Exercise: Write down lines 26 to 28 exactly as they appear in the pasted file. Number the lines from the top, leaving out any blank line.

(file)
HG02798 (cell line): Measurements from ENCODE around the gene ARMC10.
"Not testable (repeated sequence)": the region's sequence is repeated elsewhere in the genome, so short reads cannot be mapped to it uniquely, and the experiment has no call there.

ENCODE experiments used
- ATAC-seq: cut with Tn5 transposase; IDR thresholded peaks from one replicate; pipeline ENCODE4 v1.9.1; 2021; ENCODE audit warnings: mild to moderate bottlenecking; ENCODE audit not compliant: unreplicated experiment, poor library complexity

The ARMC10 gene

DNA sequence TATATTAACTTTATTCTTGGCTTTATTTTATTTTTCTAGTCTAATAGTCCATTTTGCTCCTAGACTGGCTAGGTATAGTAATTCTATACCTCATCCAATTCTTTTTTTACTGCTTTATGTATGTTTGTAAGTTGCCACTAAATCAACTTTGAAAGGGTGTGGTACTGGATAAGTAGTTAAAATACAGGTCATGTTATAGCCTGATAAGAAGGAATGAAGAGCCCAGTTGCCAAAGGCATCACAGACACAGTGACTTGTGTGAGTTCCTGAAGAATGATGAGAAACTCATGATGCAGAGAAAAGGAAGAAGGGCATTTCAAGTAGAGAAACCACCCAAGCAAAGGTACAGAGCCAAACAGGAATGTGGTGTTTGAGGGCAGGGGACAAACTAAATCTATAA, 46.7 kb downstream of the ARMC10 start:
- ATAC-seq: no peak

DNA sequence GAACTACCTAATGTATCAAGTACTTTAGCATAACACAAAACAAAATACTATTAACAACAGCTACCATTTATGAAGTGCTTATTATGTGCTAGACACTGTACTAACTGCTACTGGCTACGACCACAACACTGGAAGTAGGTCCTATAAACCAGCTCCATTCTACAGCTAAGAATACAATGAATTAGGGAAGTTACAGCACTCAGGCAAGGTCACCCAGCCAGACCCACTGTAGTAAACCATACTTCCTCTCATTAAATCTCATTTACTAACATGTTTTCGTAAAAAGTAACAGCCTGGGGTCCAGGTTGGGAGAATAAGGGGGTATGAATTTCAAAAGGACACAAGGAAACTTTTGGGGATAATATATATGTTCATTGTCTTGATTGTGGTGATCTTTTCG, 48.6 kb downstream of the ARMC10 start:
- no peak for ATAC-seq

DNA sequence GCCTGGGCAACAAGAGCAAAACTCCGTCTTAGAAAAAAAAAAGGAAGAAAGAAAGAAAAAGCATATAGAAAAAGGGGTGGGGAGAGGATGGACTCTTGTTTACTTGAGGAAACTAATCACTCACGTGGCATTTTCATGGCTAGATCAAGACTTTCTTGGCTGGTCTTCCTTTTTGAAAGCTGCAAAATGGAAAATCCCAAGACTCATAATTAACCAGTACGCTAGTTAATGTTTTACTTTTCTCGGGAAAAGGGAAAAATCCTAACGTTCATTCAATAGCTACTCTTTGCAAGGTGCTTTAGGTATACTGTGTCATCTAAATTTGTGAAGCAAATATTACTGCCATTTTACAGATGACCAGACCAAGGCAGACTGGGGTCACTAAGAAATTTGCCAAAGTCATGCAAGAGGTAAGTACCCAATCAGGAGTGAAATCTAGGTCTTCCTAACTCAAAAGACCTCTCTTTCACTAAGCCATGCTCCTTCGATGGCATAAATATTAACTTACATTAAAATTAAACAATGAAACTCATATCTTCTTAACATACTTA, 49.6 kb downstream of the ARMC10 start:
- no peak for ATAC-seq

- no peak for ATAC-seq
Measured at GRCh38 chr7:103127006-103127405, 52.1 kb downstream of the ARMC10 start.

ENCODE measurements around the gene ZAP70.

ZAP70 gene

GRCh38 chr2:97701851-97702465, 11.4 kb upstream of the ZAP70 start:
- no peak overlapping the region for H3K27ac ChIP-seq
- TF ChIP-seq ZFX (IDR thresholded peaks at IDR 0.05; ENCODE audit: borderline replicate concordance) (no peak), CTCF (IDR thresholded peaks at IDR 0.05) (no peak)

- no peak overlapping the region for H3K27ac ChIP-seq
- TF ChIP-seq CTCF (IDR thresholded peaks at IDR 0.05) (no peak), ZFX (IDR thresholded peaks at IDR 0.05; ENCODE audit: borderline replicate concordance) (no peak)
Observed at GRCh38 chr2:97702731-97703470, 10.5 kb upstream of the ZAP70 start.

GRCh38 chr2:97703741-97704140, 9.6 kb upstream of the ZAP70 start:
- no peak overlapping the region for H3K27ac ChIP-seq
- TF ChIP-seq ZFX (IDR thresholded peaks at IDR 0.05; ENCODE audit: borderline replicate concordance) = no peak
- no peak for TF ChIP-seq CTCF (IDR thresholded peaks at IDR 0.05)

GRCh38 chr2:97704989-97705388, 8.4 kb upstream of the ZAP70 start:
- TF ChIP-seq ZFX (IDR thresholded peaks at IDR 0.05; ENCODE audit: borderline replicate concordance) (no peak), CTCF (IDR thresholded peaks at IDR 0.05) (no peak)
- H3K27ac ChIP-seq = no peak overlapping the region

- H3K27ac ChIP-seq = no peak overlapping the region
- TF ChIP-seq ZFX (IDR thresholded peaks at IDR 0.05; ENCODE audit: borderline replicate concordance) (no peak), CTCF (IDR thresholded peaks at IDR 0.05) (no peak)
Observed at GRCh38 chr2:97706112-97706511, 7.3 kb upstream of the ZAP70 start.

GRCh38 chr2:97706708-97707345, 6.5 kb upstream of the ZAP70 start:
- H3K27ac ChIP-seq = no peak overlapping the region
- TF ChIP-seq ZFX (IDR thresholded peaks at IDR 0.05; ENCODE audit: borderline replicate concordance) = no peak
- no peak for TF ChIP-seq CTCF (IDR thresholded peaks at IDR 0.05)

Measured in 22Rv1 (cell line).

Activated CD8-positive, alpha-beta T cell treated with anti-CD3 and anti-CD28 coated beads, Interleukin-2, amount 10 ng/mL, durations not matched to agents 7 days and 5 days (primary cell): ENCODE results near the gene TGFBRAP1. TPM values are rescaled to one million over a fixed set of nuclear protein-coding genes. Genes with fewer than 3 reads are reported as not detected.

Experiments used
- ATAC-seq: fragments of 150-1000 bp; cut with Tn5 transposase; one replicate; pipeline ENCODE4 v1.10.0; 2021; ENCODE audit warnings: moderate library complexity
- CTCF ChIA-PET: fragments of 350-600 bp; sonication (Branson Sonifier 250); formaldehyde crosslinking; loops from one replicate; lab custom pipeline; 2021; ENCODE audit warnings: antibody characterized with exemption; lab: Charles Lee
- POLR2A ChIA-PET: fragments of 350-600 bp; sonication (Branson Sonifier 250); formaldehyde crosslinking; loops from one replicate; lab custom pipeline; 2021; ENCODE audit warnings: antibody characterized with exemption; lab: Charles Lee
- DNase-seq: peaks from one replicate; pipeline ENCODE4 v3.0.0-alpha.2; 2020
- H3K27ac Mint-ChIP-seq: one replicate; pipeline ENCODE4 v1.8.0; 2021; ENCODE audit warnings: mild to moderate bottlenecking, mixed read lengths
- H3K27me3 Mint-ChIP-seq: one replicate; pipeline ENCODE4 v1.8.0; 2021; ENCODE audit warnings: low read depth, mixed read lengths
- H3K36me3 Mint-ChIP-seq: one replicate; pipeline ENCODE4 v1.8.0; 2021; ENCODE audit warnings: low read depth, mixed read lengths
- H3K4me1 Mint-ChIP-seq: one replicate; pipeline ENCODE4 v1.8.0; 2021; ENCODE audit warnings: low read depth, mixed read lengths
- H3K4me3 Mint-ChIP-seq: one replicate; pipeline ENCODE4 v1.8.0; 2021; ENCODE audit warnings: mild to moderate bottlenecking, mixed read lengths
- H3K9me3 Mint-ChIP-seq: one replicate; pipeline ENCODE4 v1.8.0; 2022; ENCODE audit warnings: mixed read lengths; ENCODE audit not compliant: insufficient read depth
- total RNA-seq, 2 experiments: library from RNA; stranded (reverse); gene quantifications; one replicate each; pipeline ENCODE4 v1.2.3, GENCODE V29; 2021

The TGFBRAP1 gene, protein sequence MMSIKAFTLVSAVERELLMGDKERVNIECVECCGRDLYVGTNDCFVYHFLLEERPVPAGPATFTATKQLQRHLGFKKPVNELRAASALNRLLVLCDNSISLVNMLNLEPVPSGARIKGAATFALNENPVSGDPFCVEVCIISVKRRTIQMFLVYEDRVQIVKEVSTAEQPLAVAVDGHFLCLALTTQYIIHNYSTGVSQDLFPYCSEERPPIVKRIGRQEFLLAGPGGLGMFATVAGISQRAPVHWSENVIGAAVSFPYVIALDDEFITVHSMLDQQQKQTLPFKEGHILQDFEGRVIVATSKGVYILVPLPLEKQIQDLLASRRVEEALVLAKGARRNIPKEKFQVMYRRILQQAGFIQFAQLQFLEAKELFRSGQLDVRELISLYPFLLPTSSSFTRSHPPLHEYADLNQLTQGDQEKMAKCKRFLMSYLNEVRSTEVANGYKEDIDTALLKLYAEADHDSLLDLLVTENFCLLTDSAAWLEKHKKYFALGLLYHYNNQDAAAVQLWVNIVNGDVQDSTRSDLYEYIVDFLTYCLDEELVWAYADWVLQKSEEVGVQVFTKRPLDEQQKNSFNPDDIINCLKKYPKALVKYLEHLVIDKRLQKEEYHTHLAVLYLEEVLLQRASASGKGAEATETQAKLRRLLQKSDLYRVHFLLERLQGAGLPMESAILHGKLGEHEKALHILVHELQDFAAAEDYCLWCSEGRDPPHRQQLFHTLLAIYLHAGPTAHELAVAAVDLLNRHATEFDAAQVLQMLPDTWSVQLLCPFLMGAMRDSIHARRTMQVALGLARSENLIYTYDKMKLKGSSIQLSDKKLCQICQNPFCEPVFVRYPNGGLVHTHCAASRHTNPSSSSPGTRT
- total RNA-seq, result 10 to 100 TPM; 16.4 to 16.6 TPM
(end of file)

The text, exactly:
GRCh38 chr2:97704989-97705388, 8.4 kb upstream of the ZAP70 start:
- TF ChIP-seq ZFX (IDR thresholded peaks at IDR 0.05; ENCODE audit: borderline replicate concordance) (no peak), CTCF (IDR thresholded peaks at IDR 0.05) (no peak)
- H3K27ac ChIP-seq = no peak overlapping the region